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Tag Archives: income

What is the pay gap between Hispanic women vs white non-Hispanic men?

The Economic Policy Institute has the answer with their post Latina workers have to work 10 months into 2017 to be paid the same as white non-Hispanic men in 2016. They compare not only wages by percentile (graph here), but also compare by occupation and education.

Much of these differences are grounded in the presence of occupational segregation. Latina workers are far more likely to be found in certain low-wage professions than white men are (and less common in high-wage professions). But, even in professions with more Latina workers, they still are paid less on average than their white male colleagues.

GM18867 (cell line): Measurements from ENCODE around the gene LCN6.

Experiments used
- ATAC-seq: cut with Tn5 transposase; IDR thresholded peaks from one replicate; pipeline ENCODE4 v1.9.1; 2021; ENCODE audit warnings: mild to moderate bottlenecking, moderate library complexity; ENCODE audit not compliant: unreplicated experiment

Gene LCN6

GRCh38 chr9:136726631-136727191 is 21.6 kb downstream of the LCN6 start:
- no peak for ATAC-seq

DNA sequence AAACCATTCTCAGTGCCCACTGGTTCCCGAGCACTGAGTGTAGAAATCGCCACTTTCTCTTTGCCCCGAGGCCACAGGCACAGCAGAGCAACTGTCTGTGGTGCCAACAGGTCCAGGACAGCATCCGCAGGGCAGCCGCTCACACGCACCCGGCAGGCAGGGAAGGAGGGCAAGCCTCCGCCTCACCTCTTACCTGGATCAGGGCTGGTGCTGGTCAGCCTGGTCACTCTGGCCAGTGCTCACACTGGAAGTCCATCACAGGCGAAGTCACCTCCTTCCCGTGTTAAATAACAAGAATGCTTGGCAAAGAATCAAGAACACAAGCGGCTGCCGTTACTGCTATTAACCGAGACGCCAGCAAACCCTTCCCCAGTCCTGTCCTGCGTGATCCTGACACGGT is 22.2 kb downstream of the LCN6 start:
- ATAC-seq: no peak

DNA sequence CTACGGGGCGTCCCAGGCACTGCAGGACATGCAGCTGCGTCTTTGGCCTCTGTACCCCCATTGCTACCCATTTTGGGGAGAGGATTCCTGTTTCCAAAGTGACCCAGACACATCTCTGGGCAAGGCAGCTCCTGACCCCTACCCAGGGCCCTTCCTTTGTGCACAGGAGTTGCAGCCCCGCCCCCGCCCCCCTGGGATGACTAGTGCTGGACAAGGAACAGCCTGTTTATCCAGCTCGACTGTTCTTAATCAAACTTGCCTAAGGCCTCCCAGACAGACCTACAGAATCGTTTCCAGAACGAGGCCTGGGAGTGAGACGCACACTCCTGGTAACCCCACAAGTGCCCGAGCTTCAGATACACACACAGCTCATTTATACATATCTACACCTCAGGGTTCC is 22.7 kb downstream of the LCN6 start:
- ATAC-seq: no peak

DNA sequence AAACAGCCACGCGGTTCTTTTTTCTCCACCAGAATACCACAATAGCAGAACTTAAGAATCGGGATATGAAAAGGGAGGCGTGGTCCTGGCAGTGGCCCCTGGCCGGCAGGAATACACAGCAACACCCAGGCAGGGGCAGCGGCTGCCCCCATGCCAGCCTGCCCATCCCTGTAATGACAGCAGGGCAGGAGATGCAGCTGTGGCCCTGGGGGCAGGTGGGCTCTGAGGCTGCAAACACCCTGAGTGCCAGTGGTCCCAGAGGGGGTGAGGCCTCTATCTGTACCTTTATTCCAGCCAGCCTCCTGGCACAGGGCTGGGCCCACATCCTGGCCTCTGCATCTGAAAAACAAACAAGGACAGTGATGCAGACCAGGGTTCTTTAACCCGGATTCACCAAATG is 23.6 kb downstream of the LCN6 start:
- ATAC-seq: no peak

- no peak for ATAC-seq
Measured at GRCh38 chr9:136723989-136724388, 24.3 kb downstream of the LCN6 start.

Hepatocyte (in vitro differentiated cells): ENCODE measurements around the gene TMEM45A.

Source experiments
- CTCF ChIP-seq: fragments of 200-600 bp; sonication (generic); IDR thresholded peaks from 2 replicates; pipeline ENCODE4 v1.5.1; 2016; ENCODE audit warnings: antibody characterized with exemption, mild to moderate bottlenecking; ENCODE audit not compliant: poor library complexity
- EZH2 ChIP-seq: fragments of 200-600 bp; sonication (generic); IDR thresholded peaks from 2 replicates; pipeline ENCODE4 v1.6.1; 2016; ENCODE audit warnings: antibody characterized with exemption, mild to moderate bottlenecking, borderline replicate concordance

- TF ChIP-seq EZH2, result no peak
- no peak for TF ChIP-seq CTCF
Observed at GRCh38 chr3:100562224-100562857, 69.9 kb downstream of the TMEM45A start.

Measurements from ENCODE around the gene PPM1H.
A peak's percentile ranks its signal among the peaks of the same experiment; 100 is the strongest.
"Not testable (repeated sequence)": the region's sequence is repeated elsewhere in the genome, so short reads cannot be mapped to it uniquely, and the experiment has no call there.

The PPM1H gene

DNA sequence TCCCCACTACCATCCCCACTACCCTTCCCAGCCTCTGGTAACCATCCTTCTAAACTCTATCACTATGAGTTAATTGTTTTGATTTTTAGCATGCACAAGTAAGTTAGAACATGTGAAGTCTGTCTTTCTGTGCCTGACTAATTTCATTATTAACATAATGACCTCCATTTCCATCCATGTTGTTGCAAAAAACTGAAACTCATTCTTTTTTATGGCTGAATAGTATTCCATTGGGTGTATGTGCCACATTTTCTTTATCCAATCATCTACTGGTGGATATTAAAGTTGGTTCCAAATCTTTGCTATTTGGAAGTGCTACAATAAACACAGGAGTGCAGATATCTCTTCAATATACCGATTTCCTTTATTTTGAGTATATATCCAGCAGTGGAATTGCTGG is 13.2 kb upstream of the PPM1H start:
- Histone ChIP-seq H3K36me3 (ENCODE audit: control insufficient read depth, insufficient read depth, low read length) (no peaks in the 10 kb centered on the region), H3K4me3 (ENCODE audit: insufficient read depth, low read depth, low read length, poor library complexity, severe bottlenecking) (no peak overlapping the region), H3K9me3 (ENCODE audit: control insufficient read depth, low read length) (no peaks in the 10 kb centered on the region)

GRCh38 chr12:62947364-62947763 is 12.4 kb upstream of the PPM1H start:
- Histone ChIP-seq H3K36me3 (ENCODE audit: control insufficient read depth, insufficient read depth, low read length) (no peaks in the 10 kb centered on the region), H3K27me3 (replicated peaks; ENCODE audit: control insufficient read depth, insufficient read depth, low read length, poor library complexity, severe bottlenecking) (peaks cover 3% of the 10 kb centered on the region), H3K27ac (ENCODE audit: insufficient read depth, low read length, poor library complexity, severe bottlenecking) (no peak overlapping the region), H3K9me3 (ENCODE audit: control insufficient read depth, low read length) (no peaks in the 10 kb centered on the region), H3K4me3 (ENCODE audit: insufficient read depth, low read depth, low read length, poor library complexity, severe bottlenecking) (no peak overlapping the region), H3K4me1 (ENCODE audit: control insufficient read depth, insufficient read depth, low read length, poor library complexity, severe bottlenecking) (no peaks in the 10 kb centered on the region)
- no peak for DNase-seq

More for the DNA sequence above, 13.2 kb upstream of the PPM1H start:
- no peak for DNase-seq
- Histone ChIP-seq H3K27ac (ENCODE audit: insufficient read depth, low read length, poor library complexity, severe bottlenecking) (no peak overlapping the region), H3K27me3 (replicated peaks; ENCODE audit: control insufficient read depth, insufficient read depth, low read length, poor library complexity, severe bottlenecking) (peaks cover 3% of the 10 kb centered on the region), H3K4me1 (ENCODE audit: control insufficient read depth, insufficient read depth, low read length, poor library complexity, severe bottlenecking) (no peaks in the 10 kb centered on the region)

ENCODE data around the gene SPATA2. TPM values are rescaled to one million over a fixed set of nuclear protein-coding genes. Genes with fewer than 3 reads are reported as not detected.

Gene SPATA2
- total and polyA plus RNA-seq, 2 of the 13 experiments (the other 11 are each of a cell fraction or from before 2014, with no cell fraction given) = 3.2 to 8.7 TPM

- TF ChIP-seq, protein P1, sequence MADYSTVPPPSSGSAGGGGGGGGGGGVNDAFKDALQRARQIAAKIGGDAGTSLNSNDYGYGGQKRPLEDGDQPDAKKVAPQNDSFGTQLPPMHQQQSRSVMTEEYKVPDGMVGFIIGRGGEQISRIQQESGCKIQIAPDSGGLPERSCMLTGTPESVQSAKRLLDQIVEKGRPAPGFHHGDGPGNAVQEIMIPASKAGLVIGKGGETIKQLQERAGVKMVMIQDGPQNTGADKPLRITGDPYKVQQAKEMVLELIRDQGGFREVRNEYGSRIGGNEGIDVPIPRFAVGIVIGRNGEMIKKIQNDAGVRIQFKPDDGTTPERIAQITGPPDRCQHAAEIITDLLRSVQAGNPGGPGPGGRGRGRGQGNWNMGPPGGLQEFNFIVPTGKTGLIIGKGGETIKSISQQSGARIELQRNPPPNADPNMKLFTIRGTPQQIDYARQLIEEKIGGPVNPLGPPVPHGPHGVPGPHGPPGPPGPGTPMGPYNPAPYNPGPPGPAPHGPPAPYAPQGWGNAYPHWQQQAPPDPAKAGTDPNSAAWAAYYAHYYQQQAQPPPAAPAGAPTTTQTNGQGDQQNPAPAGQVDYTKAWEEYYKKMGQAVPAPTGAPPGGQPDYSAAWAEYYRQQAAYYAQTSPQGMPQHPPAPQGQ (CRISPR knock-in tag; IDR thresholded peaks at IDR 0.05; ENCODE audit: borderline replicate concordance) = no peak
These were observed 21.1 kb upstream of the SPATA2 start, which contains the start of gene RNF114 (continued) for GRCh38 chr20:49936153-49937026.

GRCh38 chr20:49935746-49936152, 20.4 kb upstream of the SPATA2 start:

As Hispanic women increase their educational attainment, their pay gap with white men actually increases. The largest dollar gap (more than $17 an hour), occurs for workers with more than a college degree.

The EPI post includes downloadable graphs (such as the one here) as well as the data.

CEOs Still Doing Fine

The EPI has detailed report on CEO pay, CEO pay remains high relative to the pay of typical workers and high-wage earners. The article includes data, such as the ratio of CEO-to-worker pay that was used to create the graph here. Although the ratio has decreased since its peak of 347.5 in 2007, it was still a healthy 270.5 in 2016, which is over 10 times the 20 it was in 1965.  From the report:

From 1978 to 2016, inflation-adjusted compensation, based on realized stock options, of the top CEOs increased 937 percent, a rise more than 70 percent greater than stock market growth and substantially greater than the painfully slow 11.2 percent growth in a typical worker’s annual compensation over the same period. CEO compensation, when measured using the value of stock options granted, grew more slowly from 1978 to 2016, rising 807 percent—a still-substantial increase relative to every benchmark available.